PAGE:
Well, those were the big mentions. I know, you're probably blinking and saying to yourself, "Friends, bread, water... that's it? What kind of sad person is this?" What can I say? I'm a simple woman with simle tastes. Just call me Brother Rachel.
If you're still not convinced, I should explain that Vancouver used to be home, from the time I was nine until I left at seventeen. I didn't really need to do the whole tourist circuit this time round. I wanted merely to see the plain, everyday things I'd left behind. I remember when some friends and I stepped into a Safeway supermarket my first day back, I shouted out ecstatically, "Oh, this smell!" and earned us a look from a nearby lady. It wasn't good or bad, just a smell that once used to mean supermarket to me. There were so many basic things I'd completely forgotten about Vancouver: how high the trees loomed, the sight of the mountains encircling the city, skies so overcast you could believe you'd never see the sun ever again, the old lady statue seated on a bench in Stanley Park, Burnaby, Lonsdale Market, Mmmuffins, Caramilk bars--a mix of the extraordinary and ordinary, but nothing that had entered my thoughts in over a decade.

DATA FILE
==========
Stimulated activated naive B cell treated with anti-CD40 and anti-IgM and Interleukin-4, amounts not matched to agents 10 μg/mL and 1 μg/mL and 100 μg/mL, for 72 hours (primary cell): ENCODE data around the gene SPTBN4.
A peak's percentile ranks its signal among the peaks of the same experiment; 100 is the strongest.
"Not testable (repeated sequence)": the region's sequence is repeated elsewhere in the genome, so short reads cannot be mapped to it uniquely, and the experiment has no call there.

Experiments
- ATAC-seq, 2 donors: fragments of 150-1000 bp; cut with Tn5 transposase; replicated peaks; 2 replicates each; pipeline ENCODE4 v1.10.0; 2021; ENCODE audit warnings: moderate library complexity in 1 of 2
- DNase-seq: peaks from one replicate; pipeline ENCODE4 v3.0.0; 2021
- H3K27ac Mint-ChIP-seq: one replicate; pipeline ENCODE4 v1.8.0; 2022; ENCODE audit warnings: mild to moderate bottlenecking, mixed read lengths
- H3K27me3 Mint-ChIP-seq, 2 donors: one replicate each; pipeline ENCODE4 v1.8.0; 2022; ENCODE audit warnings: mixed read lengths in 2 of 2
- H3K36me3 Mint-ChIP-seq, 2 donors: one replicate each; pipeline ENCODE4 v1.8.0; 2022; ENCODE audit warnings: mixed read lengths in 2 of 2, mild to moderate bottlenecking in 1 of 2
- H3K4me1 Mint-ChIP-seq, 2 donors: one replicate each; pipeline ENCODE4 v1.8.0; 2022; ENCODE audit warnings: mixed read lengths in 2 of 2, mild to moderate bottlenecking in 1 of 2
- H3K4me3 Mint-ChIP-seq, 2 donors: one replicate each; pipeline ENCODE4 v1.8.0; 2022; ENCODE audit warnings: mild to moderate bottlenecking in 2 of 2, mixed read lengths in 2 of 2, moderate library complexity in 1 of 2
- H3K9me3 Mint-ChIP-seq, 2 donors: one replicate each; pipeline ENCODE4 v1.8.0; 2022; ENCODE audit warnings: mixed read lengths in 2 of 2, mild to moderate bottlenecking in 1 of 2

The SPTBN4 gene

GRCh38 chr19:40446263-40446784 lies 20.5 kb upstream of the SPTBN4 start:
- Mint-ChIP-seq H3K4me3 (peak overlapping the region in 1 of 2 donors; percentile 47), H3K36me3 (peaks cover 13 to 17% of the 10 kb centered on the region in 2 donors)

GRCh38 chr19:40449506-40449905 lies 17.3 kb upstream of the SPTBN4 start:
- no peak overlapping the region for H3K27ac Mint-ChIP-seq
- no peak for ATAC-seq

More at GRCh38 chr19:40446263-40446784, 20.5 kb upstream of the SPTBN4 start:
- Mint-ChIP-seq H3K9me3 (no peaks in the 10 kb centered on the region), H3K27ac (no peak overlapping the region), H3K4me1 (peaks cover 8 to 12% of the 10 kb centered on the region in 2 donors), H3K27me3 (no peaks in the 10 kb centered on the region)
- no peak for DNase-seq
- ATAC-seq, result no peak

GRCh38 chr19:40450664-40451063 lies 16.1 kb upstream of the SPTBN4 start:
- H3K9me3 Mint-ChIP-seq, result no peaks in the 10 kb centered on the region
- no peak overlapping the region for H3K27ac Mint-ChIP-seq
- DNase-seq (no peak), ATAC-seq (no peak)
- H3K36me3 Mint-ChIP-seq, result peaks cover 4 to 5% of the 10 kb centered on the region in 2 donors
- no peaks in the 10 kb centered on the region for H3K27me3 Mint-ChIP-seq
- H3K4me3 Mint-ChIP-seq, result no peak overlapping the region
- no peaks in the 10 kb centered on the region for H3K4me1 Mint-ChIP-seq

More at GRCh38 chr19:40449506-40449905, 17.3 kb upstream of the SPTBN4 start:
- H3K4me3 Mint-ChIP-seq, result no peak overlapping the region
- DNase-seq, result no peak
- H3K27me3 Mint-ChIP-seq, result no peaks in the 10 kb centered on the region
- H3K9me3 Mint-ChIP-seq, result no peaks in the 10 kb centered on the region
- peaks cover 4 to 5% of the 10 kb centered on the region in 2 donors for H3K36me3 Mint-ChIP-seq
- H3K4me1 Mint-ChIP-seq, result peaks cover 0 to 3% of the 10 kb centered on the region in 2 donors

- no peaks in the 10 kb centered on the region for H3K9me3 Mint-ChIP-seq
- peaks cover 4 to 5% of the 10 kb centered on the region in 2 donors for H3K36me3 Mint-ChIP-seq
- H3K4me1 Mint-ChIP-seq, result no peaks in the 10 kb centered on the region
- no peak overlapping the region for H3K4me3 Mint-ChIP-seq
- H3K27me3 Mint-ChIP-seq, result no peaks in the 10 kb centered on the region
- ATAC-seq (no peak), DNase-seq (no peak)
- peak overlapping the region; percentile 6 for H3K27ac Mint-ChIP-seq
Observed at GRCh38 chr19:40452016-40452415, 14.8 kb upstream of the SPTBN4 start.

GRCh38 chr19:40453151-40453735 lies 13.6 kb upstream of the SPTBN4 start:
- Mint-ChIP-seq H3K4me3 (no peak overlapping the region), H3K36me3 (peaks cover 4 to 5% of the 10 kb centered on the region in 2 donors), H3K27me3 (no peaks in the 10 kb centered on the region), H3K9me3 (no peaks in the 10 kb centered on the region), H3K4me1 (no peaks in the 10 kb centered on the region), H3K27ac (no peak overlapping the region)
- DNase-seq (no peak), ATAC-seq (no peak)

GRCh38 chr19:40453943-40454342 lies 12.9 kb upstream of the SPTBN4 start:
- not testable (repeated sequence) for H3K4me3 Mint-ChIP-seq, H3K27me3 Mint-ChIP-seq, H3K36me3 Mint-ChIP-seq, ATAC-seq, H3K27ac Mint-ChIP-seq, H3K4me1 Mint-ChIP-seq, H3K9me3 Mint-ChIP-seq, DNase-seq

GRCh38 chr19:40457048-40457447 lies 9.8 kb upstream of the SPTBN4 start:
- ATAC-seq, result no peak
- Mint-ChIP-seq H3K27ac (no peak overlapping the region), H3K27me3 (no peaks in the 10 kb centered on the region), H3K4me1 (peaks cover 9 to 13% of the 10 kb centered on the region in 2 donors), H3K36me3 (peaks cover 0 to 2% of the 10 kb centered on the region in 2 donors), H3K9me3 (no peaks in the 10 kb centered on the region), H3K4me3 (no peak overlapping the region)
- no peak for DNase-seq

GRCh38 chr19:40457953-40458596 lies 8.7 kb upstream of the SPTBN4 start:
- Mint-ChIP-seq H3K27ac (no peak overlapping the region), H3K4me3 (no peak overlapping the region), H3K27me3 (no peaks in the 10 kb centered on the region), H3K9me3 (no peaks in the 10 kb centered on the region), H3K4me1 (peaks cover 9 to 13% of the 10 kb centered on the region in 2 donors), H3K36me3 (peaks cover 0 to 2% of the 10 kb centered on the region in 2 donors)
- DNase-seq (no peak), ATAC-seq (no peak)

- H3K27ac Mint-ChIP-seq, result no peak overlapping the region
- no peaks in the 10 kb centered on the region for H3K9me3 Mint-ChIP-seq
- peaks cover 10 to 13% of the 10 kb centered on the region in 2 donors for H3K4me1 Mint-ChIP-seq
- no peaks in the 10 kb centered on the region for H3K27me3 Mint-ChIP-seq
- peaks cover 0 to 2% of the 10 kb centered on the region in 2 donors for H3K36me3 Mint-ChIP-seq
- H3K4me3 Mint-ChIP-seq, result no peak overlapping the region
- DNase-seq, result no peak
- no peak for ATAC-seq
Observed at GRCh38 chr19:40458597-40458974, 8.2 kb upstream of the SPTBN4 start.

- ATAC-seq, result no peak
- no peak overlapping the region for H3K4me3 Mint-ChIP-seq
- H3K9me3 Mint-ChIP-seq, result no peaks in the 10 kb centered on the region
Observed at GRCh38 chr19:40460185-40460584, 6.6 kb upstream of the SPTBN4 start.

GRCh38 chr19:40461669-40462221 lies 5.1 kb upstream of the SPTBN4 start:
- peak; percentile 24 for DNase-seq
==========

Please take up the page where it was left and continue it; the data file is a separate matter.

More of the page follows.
I'm afraid I wasn't born with the roomiest cerebrum and I simply don't have the shelf space for mental knick-knacks that clutter up the place. Things that can't be immediately used are ruthlessly gathered up and buried in some hole, unlikely to ever see light again. I was trying to explain to a friend, who was shocked at how much I'd forgotten, that because I've moved around a lot, I simply can't afford to cling to what I leave behind or I'd never be able to deal with the present. She accused me of being uncaring, but I think I'm just pragmatic.